"One day you are gonna wake up in a hostile world where your country no longer has any friends."– David Michael Green (One Day You Are Gonna Wakeup America).
Is it a monumental failure of commonsense, reason and intelligence? Is it a ploy to undermine the APC and avoid any confrontation with Sinhala hardliners? Is it a step forward in a revanchist agenda to revoke some of the key concessions made to Tamils via the Indo-Lanka Accord? What made President Rajapakse think that the Tamils could be satisfied with less devolution than they were granted under the 13th Amendment? What kind of mindset would be capable of spawning a retrogressive formula like the SLFp proposal? What would be the fate of a pluralist country that is ruled by a regime with such a majoritarian supremacist outlook?
It should have been obvious, even to the most commonplace intelligence, that a political solution, in order to be a solution, has to offer a least a sliver of extra devolution to the Tamils. That this self-evident truth is not evident to President Rajapakse is clear from the fact that his political proposals offer Tamils substantially less devolution than they already have under the 13th Amendment. The President's curiously inapt and inept proposals become comprehendible when they are seen in their appropriate context – they belong to a man who does not believe that there is an ethnic problem in Sri Lanka.
As the President reiterated during his Vatican visit, he does not believe that there is an ethnic problem and a terrorist problem; he believes that there is no ethnic problem; only a terrorist problem. Once the existence of an ethnic problem is denied, devolution becomes unnecessary; administrative decentralisation, yes; political devolution, no. The Rajapakse administration's proposals are premised on this belief of the non-existence of an ethnic problem, as is its military strategy. This belief precludes the need to win over the Tamil people with either political concessions or a greater observance of human rights. Since there is no ethnic problem, administrative decentralisation would suffice; since there is only a terrorist problem a purely military approach would be in order. Occasionally empty promises will be made about observing human rights and devolving power; but these are just for international consumption, to get the 'bleeding heart liberals' in the international community off our backs.
The APC process is just such a sop aimed at averting international criticism. Given the regime's politico-electoral dependence on its Sinhala hardline allies, proposing or supporting substantial devolution is impossible. This is evidenced by the fate of the Majority Report of the Experts Committee. When the JVP and the JHU objected to the Report, the President moved swiftly to dump it and to reprimand the government officials who backed the Report. A retrogressive proposal can save the regime from the wrath of its hardline allies. Given the vast gulf between the SLFP proposals and the expectation of the minorities (including moderate Tamils who detest the Tigers), the APC will either become embroiled in endless negotiations or collapse. Either way the regime will be able to sidestep the challenge of implementing a political solution to the ethnic problem.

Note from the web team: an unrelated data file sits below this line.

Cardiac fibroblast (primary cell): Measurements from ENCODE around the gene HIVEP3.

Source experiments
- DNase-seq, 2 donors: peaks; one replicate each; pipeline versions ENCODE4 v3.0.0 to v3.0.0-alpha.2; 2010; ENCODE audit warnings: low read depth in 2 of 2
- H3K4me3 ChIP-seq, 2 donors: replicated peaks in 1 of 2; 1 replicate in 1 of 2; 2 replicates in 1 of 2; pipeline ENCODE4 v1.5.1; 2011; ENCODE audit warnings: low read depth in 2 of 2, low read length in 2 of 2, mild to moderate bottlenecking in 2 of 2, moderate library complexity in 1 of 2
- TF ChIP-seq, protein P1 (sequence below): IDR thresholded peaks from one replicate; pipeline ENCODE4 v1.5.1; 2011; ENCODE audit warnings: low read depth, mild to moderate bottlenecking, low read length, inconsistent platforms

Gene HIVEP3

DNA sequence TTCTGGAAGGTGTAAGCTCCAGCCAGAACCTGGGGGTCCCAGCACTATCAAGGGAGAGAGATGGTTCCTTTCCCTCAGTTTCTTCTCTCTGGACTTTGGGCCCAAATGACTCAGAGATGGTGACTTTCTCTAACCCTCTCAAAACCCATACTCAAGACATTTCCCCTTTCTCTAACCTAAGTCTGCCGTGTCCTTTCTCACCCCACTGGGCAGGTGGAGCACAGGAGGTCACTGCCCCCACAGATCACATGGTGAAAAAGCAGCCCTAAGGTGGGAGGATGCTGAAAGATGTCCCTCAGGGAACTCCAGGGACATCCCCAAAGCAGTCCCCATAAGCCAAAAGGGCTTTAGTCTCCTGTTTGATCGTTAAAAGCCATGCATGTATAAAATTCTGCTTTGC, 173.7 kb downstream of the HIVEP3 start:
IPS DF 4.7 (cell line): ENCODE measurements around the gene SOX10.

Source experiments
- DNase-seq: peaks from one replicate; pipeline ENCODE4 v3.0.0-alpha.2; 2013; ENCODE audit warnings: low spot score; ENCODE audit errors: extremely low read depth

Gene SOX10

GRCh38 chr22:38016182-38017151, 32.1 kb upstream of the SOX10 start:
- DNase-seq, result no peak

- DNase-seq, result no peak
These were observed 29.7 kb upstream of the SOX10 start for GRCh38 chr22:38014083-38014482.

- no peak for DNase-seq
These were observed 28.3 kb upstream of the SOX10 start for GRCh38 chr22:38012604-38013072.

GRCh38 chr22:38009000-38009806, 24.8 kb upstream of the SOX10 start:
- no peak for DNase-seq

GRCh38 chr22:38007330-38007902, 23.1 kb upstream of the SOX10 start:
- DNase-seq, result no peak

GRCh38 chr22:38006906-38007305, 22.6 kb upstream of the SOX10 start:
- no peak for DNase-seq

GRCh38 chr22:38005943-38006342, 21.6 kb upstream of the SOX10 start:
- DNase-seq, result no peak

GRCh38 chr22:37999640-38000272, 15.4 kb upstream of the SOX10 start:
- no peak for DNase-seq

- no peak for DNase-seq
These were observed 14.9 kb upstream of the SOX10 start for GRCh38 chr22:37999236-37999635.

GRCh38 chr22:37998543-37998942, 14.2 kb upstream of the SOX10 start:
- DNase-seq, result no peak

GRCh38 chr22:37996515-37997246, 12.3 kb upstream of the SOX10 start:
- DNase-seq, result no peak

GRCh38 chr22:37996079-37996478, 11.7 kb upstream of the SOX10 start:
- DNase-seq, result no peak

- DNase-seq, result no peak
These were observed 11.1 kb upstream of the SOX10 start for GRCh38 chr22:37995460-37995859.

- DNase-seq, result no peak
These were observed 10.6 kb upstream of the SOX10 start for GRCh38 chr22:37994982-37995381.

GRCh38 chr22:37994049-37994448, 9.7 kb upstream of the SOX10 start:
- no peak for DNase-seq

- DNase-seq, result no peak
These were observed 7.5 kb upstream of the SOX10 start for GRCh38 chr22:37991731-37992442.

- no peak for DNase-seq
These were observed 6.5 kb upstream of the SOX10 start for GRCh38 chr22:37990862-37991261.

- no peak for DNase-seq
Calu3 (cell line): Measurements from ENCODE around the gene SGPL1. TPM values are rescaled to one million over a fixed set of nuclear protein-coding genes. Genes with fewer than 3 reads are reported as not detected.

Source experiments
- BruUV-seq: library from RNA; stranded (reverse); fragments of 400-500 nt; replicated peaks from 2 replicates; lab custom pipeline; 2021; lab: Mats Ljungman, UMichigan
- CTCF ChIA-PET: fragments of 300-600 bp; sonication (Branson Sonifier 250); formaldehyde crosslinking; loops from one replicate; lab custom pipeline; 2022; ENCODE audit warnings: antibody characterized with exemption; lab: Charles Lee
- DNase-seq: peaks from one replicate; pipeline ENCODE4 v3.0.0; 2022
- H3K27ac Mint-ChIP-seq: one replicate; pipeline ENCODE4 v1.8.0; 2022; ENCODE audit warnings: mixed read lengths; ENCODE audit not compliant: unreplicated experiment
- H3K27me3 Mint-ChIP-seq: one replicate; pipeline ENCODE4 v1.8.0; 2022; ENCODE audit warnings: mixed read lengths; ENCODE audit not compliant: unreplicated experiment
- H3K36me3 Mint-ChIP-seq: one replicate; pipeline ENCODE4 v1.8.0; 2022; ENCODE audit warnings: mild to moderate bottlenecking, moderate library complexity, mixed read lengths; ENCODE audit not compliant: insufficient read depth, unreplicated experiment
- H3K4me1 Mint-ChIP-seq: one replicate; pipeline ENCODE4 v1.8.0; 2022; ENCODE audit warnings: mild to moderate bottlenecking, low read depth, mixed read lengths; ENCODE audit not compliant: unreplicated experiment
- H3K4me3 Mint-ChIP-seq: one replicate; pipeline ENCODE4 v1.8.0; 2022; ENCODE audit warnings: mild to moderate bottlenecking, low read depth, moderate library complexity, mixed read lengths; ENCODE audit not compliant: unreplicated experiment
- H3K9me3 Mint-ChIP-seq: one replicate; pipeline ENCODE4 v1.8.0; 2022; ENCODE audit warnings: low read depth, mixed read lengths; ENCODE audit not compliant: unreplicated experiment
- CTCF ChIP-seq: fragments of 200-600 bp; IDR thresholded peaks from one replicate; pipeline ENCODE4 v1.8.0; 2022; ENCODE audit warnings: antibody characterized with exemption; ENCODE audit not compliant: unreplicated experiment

President Rajapakse's political proposals begin with a commitment to "advance a Sri Lankan identity, recognizing the multilingual, religious and cultural character of Sri Lankan society". There is no mention of Sri Lanka being a multi-ethnic country. The omission is a telling one because it is sourced in the Rajapakse worldview. After all, if Sri Lanka is not a multi-ethnic country there cannot be an ethnic problem; and if there is no ethnic problem there is no need for a political solution based on power-sharing. In this context any political concessions made to Tamils would be not just unnecessary but also unpatriotic; devolution for Tamils then become synonymous with appeasing the Tigers.
The SLFP proposals can well be an integral component of the regime's Sinhala supremacist agenda. Retrogression is not sourced in simple-mindedness; it is a requirement of revanchism. Accordingly, the 13th Amendment is not a positive measure to be protected and built upon but an aberration to be negated. The judicial de-merger could be considered a case in point. The replacement of provincial councils with district councils might well be the next logical step in this Sinhala supremacist project to completely repossess the state. Incidentally the JVP and the JHU have already protested noisily about the non-inclusion of the word unitary and the President is said to have held back the proposals for this fatal error to be corrected. It is evident who the President is trying to please and what his priorities are.
The SLFP proposals not only entail less devolution than there already is; they also contain a clause which has the potential of nullifying even this limited devolution by making it contingent on Presidential grace. "There would be a Chief Minister for each district and he would be the Chief Executive for the said district and in the amalgamated district. Each District Council would have three Executive Committees in-charge of the affairs of the district. The Chief Minister shall head the Finance Committee. The District Chief Minister would be appointed by the President with the concurrence of the District Council;
The Chief Minister shall be a member of the District Council" (emphasis mine). This clause makes a mockery of not only devolution but also democracy since the President can appoint as the executive chief minister a member of a party which enjoys his confidence rather than the confidence of a majority of district electorate. For instance, if Party A obtains 90% of the votes and the Party B obtains 10%, there is nothing to prevent the President from appointing as the executive Chief Minister an elected representative from Party B. In any North Eastern district this clause itself can create an ethnic or a religious problem! In other parts of the country, it can cause political strife, as the President can appoint as executive Chief Minister a representative of his party, even if his party has lost the election.